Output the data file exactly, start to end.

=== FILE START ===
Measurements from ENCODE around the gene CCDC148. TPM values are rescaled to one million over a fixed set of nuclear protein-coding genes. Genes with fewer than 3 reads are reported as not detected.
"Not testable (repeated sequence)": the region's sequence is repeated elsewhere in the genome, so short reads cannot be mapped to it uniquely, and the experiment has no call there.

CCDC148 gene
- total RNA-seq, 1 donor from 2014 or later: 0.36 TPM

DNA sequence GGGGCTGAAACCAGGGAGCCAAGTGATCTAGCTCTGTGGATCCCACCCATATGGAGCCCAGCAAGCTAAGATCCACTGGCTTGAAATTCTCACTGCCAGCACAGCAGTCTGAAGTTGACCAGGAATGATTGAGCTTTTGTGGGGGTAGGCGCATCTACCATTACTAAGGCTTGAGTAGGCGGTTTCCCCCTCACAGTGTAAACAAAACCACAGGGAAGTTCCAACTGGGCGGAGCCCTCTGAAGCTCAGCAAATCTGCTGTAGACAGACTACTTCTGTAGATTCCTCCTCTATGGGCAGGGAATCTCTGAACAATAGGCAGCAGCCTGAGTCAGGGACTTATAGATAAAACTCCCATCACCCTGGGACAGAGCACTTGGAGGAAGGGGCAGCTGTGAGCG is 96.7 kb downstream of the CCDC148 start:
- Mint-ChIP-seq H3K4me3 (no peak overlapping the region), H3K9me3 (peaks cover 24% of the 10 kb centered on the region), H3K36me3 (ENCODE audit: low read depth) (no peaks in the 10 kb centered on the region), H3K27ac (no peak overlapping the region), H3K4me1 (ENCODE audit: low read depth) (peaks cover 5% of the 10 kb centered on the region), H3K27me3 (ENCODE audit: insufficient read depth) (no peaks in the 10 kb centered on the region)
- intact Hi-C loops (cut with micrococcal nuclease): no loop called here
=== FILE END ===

Measurements from ENCODE around the gene CCDC148. TPM values are rescaled to one million over a fixed set of nuclear protein-coding genes. Genes with fewer than 3 reads are reported as not detected.
"Not testable (repeated sequence)": the region's sequence is repeated elsewhere in the genome, so short reads cannot be mapped to it uniquely, and the experiment has no call there.

CCDC148 gene
- total RNA-seq, 1 donor from 2014 or later: 0.36 TPM

DNA sequence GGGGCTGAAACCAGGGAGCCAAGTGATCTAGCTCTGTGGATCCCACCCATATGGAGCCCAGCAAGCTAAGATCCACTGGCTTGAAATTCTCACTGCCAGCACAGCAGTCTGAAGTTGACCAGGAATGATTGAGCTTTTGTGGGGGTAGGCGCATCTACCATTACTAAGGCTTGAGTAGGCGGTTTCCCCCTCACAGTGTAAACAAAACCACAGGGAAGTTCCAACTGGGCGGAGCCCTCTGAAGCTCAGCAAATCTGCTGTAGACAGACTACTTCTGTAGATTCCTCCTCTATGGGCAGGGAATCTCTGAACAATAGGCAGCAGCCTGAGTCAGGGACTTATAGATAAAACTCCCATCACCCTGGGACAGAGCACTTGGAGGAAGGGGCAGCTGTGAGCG is 96.7 kb downstream of the CCDC148 start:
- Mint-ChIP-seq H3K4me3 (no peak overlapping the region), H3K9me3 (peaks cover 24% of the 10 kb centered on the region), H3K36me3 (ENCODE audit: low read depth) (no peaks in the 10 kb centered on the region), H3K27ac (no peak overlapping the region), H3K4me1 (ENCODE audit: low read depth) (peaks cover 5% of the 10 kb centered on the region), H3K27me3 (ENCODE audit: insufficient read depth) (no peaks in the 10 kb centered on the region)
- intact Hi-C loops (cut with micrococcal nuclease): no loop called here